A Sampling of Sample Books: Organizing “The Stash”

Sample Books

I don’t really have a unfinished sewing project suitable for challenge #2 of HSF, but I do have a new year’s resolution to work on. Even though I’m not the best seamstress, I hoard fabric as though there is a shortage. Not only are there too many beautiful fabrics out there to count, they are also infinitely handy. I’ve wrapped packages, repaired rips, lengthened skirts, made all sorts of pillows for impromptu guests, wadded fabric up to pad certain *ahem* areas that didn’t quite fill out as they should, and tacked up raw yardage in many a dorm or apartment that wouldn’t allow screws in the walls for curtain rods. All this fabric collecting means that my closet is filled with scraps, samples, remnants, and miles of random fabric, much of which I have lost track of. As fun as it is to go treasure hunting through the pile, sometimes I wish I was organized enough to know what fabrics I have in what quantities. Oh, the frustration of finding the perfect stashed fabric only to run one half-yard short!

It appears modern clothing designers have been having the same fabric-shortage problem, too.

You can bin, label, and stack fabric to keep it tidy, but what about creating an easy-to-access list so you don’t have to fling open the closet doors and rifle through storage tubs just to see if you have 5 yards of chartreuse taffeta? Computer databases offer one way to organize your collection, but even with pictures, computers can’t always capture the true nature of fabric, which is very tactile.

I bought this fabric from online. It’s actually more blue than the picture and heavier than it looks (if a fabric can “look heavy”).

Enter the sample book! Long before computers, people relied on swatch and sample books to organize and buy fabric.

Fabric Sample Book, circa 1763-1764

Swatches are exceptionally useful since you can touch them them and view the coloring in different lighting (which is very important for some fabrics, like the shifty faux silk above). Sample books also make referencing really easy. It’s much easier to flip through book pages than diving into the bulk of the collection, especially if you are a seamtress or tailor who serves clients not quite as passionate about fabrics as yourself!

Fabric Sample page, circa 1763

Sample books have been around for a very long time. Most began popping up in the 18th century when fabric weaving was becoming more commercial. Sample books really took off during the Victorian era when the industrial revolution hit and bigger, more complex gowns came back into fashion again. Prints and woven patterns were often grouped by fabric type, color, or style so comparisons could be made directly between fabrics. Even with spiffy little drawings and thorough descriptions, it’s hard to judge a fabric by an antique catalog print!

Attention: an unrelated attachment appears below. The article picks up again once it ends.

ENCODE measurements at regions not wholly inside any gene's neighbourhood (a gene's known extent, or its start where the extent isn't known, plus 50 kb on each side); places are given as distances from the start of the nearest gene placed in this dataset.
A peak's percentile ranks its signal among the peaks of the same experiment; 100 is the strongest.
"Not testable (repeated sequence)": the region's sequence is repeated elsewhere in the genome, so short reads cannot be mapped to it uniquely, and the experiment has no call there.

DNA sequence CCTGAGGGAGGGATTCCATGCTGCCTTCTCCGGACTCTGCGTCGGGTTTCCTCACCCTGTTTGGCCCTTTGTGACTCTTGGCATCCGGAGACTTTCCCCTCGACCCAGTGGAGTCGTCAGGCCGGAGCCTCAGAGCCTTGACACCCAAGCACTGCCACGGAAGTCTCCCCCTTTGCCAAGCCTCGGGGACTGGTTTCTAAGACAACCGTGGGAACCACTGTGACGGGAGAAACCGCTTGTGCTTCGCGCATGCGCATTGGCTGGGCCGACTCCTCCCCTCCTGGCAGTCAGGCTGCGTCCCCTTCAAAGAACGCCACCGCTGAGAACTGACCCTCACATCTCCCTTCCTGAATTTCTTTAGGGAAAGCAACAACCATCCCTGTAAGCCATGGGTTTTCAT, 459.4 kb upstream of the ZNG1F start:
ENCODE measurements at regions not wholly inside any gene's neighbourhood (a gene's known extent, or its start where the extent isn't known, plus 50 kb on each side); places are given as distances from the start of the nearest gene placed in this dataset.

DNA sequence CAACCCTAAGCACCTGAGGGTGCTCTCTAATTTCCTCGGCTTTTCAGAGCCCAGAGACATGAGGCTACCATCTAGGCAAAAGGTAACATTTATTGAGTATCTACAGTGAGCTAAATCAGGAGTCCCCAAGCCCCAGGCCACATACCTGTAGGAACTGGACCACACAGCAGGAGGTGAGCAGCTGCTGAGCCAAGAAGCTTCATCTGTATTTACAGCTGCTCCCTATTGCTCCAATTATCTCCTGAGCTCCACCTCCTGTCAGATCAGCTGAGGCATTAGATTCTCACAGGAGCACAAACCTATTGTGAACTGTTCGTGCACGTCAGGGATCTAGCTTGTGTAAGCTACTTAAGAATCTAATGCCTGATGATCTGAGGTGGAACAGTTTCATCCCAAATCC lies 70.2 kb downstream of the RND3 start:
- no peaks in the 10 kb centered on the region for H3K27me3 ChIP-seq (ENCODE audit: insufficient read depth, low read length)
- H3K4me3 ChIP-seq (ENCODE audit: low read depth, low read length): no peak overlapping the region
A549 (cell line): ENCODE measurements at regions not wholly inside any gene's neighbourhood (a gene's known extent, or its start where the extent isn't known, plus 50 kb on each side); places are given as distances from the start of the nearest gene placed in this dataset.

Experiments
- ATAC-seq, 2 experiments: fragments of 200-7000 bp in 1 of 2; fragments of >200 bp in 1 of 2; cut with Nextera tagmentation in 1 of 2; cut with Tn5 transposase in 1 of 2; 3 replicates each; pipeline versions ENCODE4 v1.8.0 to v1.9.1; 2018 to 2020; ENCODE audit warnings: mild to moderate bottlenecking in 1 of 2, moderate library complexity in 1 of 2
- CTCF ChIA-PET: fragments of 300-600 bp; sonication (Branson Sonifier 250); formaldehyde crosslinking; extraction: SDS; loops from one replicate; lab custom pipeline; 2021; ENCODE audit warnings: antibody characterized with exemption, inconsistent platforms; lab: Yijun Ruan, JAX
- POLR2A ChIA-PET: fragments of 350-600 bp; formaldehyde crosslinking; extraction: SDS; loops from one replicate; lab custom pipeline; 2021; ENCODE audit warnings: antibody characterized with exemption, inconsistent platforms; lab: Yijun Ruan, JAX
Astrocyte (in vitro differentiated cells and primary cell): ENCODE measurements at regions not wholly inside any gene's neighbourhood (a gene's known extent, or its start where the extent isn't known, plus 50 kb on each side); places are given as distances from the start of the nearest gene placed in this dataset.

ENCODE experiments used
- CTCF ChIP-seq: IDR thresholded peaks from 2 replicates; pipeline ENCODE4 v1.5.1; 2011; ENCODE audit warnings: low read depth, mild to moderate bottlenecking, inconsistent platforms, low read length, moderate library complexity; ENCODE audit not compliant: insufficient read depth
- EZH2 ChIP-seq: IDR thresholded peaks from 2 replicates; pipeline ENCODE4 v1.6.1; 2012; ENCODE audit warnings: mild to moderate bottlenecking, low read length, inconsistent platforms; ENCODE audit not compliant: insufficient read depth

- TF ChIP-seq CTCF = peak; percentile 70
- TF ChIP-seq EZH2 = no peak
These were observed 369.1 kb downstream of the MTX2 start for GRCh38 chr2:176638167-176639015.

The conundrum of trying to prove this point by showing you pictures of sample books is rather amusing, but at least the effect of  their bright colors compared to the black and white print of early catalogs is undeniable!

Geometric Sample Book, circa 1855
Check out that Einstein wave pattern one. Who would have thought such a Star Trek worthy print would be 150 years old? Someone needs to Steampunk this, pronto!

Cotton Samples Book, circa 1850-1915

Silk Dress Samples Book, circa 1890-1900

Tie Silk Sample Book, early 20th century

Not all sample books were for fabric alone. Early sample books were more like sampler books, documenting an individual artisan’s skills and wares, like this embroidery book full of monochrome embroidery designs that would have been applied to the shirts, chemises, cuffs, and collars of the wealthy:

Embroidery Sample Book, early 17th century

A more unusual sample book this sentimental hair-token book made by Ann Elizabeth Brubaker:

1854 hair

Hair Keepsake Book, circa 1854

This example is a cross between a sample book and an album. Elizabeth filled the pages with fancily woven and shaped locks of hair from her friends and family, a common pastime in 19th century Europe and America just like scrapbooking is today.

I decided to start a sample book for my fabric stash after I vowed to clear out clutter for my New Year’s resolution. I bought a plain-page, leather bound journal from Hobby Lobby for $8 to use as my base book.


The elastic band is really handy because the fabric samples add plenty of thickness to the book, so it needs a little help staying shut. It’s about 10 inches long, so it’s small enough that I can carry it around to the fabric store to match things (Yes, I am that obsessive of a collector. Still working on the actual “finish the project” part, though).